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In this Feb. 4, 2022 file photo, Chinese President Xi Jinping, right, and Russian President Vladimir Putin meet in Beijing.Alexei Druzhinin/The Associated Press

Chinese President Xi Jinping has not crossed his country’s borders since the beginning of the pandemic, but if anyone expected his first trip in more than two years to be a rapprochement between Beijing and an increasingly hostile West, they were mistaken.

Instead, on Wednesday Mr. Xi heads to Kazakhstan, where in 2013 he first mooted plans for what became his trademark Belt and Road Initiative (BRI), a vast trade and infrastructure project spanning much of the globe. On Thursday, he will travel to neighbouring Uzbekistan for a meeting of the Shanghai Cooperation Organization (SCO), a regional security group dominated by Beijing.

Both projects symbolize China’s attempts to reshape the global order, away from a status quo Beijing sees as overly influenced by the United States. At the summit in Samarkand, Uzbekistan, Mr. Xi will be surrounded by allies who share his suspicion of Washington, including Russian President Vladimir Putin and Iranian President Ebrahim Raisi.

Mr. Xi and Mr. Putin last met at the Beijing Winter Olympics in February, just weeks before Russia invaded Ukraine, and Beijing’s tacit support for that war – as well as its recent sabre-rattling over Taiwan – has severely damaged China’s ties with both the United States and Europe.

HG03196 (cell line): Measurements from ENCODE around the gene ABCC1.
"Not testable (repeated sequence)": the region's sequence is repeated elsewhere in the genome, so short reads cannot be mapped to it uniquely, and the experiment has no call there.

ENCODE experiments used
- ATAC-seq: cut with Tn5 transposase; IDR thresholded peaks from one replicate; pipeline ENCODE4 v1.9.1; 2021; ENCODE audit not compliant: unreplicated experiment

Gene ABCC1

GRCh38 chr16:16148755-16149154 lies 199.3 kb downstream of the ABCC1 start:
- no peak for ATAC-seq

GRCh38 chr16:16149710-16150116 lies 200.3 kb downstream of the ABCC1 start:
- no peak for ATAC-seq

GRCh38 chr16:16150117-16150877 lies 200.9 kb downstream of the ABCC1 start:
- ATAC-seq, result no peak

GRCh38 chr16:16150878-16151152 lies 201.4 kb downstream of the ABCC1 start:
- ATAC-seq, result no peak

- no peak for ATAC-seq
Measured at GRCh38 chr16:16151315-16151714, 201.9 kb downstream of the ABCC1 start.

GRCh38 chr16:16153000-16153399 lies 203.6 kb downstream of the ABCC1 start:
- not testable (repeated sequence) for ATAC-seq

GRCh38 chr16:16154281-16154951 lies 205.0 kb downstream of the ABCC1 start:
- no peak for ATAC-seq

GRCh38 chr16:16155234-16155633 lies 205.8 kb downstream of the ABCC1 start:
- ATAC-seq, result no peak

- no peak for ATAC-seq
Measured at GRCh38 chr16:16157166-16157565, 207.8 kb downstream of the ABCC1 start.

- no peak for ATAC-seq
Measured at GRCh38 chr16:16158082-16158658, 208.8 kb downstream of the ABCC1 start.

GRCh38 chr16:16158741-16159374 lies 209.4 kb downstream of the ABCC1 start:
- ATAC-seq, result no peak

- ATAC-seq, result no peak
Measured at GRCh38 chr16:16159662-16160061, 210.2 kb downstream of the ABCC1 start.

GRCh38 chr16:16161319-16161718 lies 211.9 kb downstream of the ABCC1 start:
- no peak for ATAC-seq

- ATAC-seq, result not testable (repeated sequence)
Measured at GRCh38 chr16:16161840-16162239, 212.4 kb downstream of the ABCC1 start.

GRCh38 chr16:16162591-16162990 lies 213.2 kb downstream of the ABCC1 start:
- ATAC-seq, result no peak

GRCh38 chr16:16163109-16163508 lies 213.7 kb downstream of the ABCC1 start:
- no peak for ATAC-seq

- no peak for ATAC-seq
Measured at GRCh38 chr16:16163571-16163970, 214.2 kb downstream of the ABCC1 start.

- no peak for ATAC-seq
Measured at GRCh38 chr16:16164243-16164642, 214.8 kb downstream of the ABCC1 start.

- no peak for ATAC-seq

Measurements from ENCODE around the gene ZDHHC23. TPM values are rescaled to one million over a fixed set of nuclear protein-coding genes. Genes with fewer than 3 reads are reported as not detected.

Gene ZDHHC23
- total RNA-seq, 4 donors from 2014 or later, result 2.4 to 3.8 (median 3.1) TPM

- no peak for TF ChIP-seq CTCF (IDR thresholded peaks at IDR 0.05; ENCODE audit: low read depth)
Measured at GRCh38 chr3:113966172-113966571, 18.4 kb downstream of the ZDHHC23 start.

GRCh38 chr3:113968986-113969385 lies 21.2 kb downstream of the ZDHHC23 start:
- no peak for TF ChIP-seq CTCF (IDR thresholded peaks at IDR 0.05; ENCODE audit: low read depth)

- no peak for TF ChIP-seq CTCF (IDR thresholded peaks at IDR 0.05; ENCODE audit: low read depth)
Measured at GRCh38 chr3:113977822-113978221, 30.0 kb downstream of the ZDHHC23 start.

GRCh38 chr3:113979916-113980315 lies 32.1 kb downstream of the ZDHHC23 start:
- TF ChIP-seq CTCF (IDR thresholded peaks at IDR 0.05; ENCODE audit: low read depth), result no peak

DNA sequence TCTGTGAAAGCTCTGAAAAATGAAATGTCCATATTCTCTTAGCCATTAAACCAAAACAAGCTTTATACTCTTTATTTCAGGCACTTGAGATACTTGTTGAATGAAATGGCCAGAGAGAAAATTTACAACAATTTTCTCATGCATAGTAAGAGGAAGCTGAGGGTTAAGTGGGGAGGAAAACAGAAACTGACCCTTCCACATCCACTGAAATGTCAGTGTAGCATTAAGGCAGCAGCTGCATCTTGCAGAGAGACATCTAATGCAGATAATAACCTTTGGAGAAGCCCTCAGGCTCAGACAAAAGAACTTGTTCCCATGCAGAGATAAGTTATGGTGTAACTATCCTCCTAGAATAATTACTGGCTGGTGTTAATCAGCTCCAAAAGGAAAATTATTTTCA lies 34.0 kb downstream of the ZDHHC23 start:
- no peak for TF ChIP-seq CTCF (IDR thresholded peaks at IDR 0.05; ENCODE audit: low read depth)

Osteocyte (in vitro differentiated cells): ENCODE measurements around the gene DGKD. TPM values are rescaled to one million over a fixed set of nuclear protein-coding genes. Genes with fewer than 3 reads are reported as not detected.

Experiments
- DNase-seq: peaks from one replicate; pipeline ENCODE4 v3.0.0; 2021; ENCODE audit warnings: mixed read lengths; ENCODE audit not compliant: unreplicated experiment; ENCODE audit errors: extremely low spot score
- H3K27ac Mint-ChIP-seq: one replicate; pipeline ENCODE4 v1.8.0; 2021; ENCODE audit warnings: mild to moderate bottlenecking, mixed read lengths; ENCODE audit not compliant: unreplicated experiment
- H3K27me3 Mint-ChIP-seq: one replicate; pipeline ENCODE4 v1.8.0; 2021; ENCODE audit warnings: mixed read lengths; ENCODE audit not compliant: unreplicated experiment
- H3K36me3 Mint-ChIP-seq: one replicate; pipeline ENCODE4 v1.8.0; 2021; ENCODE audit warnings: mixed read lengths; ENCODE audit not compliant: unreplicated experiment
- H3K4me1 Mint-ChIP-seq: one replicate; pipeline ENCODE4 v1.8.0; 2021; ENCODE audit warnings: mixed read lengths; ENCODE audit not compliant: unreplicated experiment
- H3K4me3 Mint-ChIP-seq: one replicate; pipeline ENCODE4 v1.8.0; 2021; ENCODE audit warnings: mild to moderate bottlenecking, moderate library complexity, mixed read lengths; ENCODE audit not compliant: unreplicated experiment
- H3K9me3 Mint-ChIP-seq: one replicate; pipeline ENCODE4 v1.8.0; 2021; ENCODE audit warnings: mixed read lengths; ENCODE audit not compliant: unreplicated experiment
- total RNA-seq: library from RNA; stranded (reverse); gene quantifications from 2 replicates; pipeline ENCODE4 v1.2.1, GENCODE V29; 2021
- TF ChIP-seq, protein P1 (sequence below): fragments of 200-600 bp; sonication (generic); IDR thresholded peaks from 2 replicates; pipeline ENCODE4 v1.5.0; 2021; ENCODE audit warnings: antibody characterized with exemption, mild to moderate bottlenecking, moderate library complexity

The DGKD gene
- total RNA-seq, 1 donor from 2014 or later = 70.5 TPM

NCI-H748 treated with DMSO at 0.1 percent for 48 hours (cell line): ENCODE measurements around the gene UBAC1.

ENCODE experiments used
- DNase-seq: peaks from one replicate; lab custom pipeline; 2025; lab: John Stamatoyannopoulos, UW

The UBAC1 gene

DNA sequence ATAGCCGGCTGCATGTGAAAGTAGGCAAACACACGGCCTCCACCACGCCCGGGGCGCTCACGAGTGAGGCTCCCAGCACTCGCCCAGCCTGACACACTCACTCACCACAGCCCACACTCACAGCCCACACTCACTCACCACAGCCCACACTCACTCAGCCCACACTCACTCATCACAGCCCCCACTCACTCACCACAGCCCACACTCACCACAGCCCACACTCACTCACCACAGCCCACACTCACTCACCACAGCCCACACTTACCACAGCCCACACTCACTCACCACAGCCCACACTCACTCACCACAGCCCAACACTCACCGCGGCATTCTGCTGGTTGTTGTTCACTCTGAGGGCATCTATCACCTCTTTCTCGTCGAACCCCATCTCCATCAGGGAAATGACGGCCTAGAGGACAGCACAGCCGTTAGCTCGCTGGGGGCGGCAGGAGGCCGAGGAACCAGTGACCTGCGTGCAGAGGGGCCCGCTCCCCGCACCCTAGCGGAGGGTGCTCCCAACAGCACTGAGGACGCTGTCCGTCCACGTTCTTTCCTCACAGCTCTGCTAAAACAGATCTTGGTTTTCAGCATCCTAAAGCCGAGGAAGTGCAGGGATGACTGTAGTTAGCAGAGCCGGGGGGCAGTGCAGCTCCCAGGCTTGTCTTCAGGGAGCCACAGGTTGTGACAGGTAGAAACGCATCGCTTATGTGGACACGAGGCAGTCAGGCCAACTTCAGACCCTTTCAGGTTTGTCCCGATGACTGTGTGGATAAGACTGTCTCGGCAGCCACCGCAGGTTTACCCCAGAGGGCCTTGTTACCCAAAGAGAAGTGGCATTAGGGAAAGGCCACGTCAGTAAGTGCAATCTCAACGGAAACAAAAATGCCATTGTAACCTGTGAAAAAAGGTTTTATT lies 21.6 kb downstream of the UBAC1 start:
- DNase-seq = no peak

While Beijing has repeatedly called for peace in Ukraine, it has also criticized Western sanctions against Moscow. Trade between China and Russia increased 31 per cent year-over-year in the first six months of 2022.

On Friday, a senior Chinese official gave Beijing’s most outright endorsement of Moscow yet, telling Russian lawmakers that China “understands and supports Russia on issues that represent its vital interests, in particular on the situation in Ukraine,” according to a news release published by the Russian Duma.

“We see that the United States and its NATO allies are expanding their presence near the Russian borders, seriously threatening national security and the lives of Russian citizens,” said Li Zhanshu, chairman of the standing committee of the National People’s Congress. “We fully understand the necessity of all the measures taken by Russia aimed at protecting its key interests; we are providing our assistance.”

Russian parliamentarian Alexey Nechaev, speaking at the same meeting, said “the old world order, which was built solely in the interests of a small group of countries led by the United States of America, shows moral bankruptcy and is collapsing.”

“It will be replaced by a new world order, and Russia and China will play a very great role in its building.”

His comments were echoed by Uzbek President Shavkat Mirziyoyev, who wrote in Chinese state media this week that “the modern system of international co-operation, based on the universal principles and norms, has begun to falter.”